The Fellowship of the Ring–JRR Tolkien

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I KNOW, it’s hard to believe that I haven’t read these yet. What kind of book nerd am I, anyway?

Interestingly, for every fantasy geek that adores these books, there’s someone who mutters about them being overrated. They mutter it because they fear the wrath of the fantasy geeks, and rightfully so. Those people have no sense of humor about it.

The net result of listening to both sides was that I went into these books with an open mind, equally willing to believe that it is the epitome of fantasy and that it’s overrated.

All in all, I think I side with the fantasy geeks here.

As indeed with many other trailblazers, coming to a classic long after it is written presents some issues. The widespread imitation and emulation of classics by later (and often lesser) authors can make the original seem less innovative. You say, oh, I’ve seen this before, without fully appreciating how unique it was when it was created.

This is the situation with the Lord of the Ring books. Many have replicated the basic feel and scope but without the efficiency and effectiveness of Tolkien. I’m looking at you, Robert Jordan.

What I really appreciated about this book wasn’t the story line, since (like the rest of the world) I’ve seen Peter Jackson’s movies. I knew what I would get, although of course there are minor changes and alterations.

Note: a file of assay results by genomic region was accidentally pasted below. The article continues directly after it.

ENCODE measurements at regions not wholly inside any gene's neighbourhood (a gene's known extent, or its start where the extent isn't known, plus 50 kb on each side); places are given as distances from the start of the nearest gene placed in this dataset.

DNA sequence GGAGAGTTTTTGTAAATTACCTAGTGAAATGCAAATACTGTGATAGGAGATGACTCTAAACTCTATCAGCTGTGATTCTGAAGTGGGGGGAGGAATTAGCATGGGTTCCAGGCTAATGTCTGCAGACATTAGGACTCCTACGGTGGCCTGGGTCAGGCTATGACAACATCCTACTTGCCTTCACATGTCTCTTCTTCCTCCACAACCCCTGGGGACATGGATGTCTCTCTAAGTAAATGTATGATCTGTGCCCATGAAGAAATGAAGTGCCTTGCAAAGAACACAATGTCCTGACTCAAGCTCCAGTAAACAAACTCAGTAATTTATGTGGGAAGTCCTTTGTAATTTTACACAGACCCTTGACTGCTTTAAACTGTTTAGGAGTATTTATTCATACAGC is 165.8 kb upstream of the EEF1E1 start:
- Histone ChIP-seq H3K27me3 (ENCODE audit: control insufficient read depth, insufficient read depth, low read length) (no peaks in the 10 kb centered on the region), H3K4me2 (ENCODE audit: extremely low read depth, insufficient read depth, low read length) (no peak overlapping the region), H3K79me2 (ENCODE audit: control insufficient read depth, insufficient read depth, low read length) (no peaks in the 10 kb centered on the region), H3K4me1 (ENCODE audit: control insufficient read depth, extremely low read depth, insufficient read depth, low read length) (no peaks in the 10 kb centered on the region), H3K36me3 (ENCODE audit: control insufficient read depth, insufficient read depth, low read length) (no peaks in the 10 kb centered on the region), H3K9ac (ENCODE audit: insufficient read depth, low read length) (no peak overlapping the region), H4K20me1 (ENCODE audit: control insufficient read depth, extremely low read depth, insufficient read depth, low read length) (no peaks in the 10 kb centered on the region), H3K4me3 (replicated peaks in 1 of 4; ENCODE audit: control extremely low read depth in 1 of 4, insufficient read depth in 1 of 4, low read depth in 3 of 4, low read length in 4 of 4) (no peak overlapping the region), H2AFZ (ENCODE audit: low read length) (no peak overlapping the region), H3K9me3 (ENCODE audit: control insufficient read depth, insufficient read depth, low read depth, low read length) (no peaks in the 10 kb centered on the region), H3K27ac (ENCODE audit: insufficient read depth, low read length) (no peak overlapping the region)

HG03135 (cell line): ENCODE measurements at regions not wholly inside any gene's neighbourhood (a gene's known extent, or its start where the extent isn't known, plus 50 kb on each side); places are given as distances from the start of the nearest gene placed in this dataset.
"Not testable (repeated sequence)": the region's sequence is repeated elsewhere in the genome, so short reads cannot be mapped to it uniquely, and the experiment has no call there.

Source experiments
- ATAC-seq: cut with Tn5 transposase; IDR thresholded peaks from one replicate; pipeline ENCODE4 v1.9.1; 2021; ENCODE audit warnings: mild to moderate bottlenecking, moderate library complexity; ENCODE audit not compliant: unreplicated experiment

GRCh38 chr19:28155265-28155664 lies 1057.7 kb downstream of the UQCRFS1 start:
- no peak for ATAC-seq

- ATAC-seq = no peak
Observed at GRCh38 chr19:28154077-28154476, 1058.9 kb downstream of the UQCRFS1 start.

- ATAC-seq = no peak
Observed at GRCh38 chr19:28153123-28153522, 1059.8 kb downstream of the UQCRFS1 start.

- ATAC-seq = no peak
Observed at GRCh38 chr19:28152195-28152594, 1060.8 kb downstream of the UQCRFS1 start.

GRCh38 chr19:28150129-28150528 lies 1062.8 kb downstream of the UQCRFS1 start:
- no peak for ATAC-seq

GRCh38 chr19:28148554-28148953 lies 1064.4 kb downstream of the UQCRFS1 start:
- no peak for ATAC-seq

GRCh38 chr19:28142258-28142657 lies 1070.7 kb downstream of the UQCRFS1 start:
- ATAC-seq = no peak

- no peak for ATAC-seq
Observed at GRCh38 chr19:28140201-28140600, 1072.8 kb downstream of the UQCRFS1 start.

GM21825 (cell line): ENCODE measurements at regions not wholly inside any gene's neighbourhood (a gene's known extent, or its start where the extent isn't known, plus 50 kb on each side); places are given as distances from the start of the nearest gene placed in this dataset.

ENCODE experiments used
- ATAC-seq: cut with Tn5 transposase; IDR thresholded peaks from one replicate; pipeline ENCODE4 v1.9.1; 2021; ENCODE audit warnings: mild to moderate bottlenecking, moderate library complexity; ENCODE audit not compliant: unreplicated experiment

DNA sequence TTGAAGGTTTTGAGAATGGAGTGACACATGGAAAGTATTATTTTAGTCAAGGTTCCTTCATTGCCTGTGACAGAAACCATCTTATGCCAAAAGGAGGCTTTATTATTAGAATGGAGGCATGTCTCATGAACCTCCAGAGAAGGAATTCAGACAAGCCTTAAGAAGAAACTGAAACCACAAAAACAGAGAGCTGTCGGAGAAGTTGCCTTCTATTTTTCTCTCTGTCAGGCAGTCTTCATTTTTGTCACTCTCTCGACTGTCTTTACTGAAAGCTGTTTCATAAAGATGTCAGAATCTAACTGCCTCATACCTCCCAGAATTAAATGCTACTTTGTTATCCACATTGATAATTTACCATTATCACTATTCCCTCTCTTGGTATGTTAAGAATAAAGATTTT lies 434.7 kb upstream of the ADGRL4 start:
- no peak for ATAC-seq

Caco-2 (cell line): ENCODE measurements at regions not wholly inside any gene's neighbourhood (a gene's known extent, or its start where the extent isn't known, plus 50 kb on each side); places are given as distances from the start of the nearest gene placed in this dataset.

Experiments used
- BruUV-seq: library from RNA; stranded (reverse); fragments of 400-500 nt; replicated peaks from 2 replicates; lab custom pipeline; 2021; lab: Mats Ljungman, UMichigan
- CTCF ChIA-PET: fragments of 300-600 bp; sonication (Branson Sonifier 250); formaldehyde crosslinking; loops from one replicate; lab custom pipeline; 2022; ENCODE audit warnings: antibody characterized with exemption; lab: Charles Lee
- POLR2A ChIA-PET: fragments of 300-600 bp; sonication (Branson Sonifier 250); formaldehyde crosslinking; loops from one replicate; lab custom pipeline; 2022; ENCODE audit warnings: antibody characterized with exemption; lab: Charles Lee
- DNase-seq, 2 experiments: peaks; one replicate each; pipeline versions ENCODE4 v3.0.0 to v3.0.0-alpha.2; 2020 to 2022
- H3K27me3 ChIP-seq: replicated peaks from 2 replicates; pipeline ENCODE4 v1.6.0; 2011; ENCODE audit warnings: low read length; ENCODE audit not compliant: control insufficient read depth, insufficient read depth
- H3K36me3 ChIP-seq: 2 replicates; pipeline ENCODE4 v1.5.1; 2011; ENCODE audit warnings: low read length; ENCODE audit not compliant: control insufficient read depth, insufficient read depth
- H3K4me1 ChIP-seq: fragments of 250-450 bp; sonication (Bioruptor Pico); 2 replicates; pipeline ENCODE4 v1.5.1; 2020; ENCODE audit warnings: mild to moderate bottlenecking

What pleased me with this book is the efficiency of his storytelling. This despite at least one person telling me the descriptions were too long for them. I suppose they haven’t spent time with Tolstoy. Tolstoy will harden you to description bloat.

The pace was deliberate but effective. You get the feel of long summer days and frigid winter nights that stretch on and on but the story continues to move forward. Unsurprisingly, even in the first book you develop a strong appreciation for Sam.

These are cornerstone books in the fantasy world. The form the basis of much of the current catalog of fantasy and are the gold standard that fantasy writers still aspire to meet. I recommend this first book at the very least to fantasy fans and even to non-fantasy readers who enjoyed the movies.

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